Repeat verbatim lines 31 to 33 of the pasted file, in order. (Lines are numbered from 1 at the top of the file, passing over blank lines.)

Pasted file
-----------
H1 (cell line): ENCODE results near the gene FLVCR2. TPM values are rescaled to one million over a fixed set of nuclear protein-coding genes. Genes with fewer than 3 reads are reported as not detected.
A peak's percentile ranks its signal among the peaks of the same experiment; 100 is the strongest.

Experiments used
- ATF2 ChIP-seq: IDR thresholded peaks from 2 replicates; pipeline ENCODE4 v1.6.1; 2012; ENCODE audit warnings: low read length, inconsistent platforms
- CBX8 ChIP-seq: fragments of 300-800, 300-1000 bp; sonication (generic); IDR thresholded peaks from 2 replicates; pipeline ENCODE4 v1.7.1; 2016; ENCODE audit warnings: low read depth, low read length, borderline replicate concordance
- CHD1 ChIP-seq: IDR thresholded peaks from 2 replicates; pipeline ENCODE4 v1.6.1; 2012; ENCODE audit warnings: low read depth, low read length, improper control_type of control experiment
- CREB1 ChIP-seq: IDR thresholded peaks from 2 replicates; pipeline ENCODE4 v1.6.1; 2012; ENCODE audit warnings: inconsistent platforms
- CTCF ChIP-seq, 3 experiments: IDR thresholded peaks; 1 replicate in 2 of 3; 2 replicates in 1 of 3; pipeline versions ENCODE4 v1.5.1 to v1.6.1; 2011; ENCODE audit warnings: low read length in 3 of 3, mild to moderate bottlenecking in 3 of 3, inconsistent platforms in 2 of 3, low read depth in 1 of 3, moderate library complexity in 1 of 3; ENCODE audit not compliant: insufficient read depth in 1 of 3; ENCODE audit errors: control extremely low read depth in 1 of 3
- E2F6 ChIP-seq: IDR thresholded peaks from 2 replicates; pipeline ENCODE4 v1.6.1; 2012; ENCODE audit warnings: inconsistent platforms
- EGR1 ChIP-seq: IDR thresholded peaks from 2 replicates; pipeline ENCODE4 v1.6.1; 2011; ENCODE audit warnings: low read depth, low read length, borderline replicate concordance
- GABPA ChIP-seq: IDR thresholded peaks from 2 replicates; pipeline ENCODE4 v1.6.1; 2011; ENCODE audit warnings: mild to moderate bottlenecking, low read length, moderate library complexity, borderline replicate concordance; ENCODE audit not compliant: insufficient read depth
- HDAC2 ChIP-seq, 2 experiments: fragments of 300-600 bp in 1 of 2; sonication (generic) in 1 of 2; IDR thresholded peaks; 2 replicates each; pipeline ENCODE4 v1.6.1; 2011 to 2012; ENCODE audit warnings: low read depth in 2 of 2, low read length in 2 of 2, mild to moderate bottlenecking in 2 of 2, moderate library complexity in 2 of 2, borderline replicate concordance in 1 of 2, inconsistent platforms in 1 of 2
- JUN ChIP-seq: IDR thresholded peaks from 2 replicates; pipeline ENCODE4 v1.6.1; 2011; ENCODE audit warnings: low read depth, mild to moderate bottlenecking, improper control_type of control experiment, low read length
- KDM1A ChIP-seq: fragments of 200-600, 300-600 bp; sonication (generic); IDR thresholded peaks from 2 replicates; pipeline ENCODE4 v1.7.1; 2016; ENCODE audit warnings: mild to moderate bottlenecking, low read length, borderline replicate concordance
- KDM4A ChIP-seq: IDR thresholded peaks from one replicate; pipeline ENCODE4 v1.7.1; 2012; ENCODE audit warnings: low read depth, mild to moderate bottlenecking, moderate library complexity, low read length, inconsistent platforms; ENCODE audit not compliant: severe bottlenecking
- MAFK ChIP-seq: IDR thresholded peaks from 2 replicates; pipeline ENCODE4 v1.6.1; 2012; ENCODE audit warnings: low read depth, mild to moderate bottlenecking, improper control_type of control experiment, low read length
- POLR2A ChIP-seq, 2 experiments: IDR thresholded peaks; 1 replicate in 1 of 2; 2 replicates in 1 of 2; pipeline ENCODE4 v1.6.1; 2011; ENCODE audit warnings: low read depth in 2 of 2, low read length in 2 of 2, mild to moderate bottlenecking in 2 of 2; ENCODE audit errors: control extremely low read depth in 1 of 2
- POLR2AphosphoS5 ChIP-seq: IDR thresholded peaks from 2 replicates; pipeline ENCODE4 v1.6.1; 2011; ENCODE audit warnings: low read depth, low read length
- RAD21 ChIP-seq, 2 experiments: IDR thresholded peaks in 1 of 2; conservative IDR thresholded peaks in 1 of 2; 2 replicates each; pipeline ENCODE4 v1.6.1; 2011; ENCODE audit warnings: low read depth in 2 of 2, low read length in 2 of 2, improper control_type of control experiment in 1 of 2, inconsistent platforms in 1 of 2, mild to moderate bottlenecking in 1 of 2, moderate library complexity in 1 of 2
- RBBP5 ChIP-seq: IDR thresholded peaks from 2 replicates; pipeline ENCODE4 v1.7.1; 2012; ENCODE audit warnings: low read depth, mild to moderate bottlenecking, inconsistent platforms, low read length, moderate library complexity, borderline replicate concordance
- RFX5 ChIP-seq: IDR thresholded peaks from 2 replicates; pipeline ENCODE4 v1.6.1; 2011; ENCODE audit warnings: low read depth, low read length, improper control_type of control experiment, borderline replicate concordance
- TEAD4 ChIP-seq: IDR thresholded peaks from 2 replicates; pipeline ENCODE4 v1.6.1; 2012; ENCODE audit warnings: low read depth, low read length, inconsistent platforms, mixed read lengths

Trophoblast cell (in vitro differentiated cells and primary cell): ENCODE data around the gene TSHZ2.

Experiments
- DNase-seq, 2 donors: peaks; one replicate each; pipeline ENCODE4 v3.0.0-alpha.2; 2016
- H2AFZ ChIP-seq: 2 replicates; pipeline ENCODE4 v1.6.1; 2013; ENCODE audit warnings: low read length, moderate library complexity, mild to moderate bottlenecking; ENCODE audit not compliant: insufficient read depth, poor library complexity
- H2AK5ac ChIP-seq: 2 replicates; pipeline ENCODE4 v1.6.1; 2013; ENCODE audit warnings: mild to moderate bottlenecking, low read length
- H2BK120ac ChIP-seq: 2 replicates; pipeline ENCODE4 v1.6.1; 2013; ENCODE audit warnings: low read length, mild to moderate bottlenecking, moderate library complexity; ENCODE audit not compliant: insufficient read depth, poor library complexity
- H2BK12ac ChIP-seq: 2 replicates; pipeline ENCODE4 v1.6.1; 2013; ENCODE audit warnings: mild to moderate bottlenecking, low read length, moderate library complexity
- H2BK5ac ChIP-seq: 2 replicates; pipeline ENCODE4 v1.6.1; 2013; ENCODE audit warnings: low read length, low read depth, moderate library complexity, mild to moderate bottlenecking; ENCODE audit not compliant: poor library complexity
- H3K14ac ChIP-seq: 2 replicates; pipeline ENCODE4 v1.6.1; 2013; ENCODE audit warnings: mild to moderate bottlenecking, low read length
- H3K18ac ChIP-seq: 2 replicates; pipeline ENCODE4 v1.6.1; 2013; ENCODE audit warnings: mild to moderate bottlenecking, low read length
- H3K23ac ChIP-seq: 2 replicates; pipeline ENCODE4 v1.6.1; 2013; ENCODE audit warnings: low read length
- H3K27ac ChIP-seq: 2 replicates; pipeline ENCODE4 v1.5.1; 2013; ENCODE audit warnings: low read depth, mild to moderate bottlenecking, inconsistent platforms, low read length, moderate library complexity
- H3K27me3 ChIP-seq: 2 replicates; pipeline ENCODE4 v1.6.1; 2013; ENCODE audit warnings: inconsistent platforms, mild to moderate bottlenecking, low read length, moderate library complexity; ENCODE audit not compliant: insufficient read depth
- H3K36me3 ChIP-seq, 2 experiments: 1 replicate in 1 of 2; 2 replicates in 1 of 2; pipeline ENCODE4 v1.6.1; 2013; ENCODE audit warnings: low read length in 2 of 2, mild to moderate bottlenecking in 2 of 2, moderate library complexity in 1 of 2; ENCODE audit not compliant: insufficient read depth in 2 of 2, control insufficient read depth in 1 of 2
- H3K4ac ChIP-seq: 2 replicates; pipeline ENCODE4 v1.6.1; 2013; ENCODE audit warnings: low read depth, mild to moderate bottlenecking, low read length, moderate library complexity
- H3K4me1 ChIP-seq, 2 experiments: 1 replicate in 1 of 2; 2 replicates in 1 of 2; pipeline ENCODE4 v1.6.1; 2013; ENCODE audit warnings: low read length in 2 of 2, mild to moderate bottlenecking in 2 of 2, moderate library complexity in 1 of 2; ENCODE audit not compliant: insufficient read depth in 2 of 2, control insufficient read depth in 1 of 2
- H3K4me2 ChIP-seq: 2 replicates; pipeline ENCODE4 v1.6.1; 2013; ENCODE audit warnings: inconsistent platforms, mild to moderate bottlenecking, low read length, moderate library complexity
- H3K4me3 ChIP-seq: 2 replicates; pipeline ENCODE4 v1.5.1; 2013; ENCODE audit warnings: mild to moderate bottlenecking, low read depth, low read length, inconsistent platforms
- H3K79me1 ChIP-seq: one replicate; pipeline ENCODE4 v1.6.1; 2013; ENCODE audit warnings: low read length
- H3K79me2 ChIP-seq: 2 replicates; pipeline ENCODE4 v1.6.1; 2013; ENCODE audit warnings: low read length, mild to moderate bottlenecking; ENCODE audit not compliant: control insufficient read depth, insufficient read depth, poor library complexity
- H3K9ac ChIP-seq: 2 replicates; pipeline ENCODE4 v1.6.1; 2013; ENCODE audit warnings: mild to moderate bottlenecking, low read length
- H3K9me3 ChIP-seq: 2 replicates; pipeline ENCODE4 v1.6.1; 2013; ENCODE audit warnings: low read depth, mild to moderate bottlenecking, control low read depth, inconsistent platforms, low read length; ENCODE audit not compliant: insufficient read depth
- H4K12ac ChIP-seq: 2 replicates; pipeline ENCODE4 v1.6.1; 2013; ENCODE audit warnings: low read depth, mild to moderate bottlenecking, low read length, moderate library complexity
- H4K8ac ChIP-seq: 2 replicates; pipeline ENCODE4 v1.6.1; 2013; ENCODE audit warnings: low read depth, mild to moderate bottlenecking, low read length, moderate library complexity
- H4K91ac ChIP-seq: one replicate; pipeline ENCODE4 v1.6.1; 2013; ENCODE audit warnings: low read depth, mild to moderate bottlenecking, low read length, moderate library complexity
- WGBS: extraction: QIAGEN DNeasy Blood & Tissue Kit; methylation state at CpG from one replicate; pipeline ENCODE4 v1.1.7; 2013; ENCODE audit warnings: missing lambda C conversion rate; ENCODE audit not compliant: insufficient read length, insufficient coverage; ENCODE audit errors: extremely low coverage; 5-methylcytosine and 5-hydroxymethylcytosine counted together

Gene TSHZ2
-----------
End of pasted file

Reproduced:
- H3K14ac ChIP-seq: 2 replicates; pipeline ENCODE4 v1.6.1; 2013; ENCODE audit warnings: mild to moderate bottlenecking, low read length
- H3K18ac ChIP-seq: 2 replicates; pipeline ENCODE4 v1.6.1; 2013; ENCODE audit warnings: mild to moderate bottlenecking, low read length
- H3K23ac ChIP-seq: 2 replicates; pipeline ENCODE4 v1.6.1; 2013; ENCODE audit warnings: low read length